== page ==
A January Affair

A January Affair

On January second, I’m fidgety and half-panicked; we had friends over for New Year’s Day dinner, and my house is still fully decorated.

It’s time for January’s long, cold, beautiful blank slate —
but I haven’t had time to erase December.

I carry box after box from the basement storage room, still in PJs and nursing coffee. There’s no time to waste.

I cradle cheap glass bulbs and German handblown ornaments alike in yellowed newspaper, soft as oilcloth, worn over years and years of use. I place nativity figures in their original styrofoam depressions and sandwich the two large pieces together; slide them into the box, shearing off bits of white foam.

I stuff unwieldy garlands into large plastic bins and tuck poinsettia linens and candy-striped tapers in amongst them. I bag up the huge pinecones from my sister’s old farm. {How I wish I had a few bowls more of those beauties now, but she’s long since moved.} I package knick-knicks and linens and glassware and more, until all that’s left are bare tables spread with dust and pine-needled floors.

Two days later, I have fully reclaimed my house. It looks larger, uncluttered, fresh. With the kids at school and the husband at work, the silence is so thick and luscious, I could scrape it up and spoon it on toast like jam.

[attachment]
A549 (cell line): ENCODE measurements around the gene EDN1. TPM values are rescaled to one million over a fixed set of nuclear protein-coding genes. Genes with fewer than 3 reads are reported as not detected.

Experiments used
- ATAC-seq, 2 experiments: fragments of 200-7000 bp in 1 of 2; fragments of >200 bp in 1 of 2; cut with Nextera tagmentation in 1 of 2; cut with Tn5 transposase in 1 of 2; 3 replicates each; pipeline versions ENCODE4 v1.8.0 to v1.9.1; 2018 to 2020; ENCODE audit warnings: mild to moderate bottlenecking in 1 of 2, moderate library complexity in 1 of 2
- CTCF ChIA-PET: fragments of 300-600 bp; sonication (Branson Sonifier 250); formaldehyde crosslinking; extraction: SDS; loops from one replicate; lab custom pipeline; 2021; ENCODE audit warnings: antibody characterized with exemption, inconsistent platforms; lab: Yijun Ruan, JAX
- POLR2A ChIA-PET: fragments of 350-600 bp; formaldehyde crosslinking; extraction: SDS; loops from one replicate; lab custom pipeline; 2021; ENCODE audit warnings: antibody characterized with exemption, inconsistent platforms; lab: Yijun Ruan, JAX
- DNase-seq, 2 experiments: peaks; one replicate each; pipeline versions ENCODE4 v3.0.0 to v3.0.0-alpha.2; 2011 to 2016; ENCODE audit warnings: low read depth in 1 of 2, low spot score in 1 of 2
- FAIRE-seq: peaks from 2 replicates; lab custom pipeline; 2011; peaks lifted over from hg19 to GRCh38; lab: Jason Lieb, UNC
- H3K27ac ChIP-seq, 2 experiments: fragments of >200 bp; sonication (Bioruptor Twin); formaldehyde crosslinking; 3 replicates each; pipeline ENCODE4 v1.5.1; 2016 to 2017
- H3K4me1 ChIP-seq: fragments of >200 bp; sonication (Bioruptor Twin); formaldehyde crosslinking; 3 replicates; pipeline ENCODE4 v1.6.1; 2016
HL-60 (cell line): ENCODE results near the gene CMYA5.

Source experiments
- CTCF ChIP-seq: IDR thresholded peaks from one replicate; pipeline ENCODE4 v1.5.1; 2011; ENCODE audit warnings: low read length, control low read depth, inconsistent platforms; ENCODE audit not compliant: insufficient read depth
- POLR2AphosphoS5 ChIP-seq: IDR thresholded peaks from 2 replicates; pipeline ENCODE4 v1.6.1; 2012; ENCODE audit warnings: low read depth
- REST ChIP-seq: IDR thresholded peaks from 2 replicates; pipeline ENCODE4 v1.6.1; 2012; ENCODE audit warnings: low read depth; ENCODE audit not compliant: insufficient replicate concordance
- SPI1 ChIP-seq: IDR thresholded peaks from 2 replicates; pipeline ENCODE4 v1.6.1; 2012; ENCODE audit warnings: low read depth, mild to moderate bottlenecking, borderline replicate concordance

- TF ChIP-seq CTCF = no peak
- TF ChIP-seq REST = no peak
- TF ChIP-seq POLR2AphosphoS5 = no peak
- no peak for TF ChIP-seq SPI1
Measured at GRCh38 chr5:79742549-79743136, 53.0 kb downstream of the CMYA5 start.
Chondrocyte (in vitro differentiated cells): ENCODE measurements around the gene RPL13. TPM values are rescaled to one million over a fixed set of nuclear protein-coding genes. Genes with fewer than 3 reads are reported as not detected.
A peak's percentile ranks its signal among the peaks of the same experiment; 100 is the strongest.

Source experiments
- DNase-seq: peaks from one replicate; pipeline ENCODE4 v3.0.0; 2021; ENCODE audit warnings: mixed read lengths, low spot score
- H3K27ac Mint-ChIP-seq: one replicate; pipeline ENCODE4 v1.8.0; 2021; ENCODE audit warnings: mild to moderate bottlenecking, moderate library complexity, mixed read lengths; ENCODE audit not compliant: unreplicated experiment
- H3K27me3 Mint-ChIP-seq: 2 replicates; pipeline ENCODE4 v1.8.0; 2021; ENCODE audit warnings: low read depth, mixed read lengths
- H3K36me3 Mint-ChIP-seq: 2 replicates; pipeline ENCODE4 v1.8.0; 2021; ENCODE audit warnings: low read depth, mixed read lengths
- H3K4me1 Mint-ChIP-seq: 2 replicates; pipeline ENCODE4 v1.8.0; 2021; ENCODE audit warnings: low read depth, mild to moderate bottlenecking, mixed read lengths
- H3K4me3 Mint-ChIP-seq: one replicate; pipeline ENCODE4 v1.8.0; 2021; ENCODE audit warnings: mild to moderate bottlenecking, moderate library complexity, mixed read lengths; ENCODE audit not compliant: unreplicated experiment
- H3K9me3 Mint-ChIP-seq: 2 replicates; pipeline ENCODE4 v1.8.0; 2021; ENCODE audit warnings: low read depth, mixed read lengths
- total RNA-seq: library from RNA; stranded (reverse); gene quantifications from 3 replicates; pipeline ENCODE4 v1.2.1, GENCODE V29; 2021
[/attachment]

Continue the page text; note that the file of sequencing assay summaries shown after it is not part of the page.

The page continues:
I light candles. Put on classical. Smile.

You see, January is my month — my birth month and my respite month. Though bitterly cold and draped in ice, though filled with days short and dim, January provides a precious and necessary gift:
She provides us with fallow time.

A fallow field is one a farmer plows, yet purposely leaves uncultivated for one or more seasons so the land can become fertile once again. It’s a practice leading back to ancient times, a necessary rite in order to prevent the soil from becoming depleted of nutrients.

Consider January a season-ordained Sabbath:

There is a time for everything,
and a season for every activity under the heavens …

What if, this January, we allowed ourselves to tuck the furrowed ground of our distracted minds and burdened hearts under a blanket of soft, white snow?

What if we took time to replenish our ravaged reserves by the simple practice of rest?
What if we took time to savor stillness and be quiet?

Of course, we must still go to work. We must still cook meals and fold laundry and go forth into the world.

But, when we do have a patch of time, it seems only right, only fitting, to curl into the sofa with a hot cup of tea and a novel for an hour {or three} on a blustery January day.

It seems only reasonable to become overly attached to fleece throws and nubby sweaters.

It seems perfectly acceptable to spend an entire weekend by the fire, with a hearty stew simmering away, and a stack of board games to play.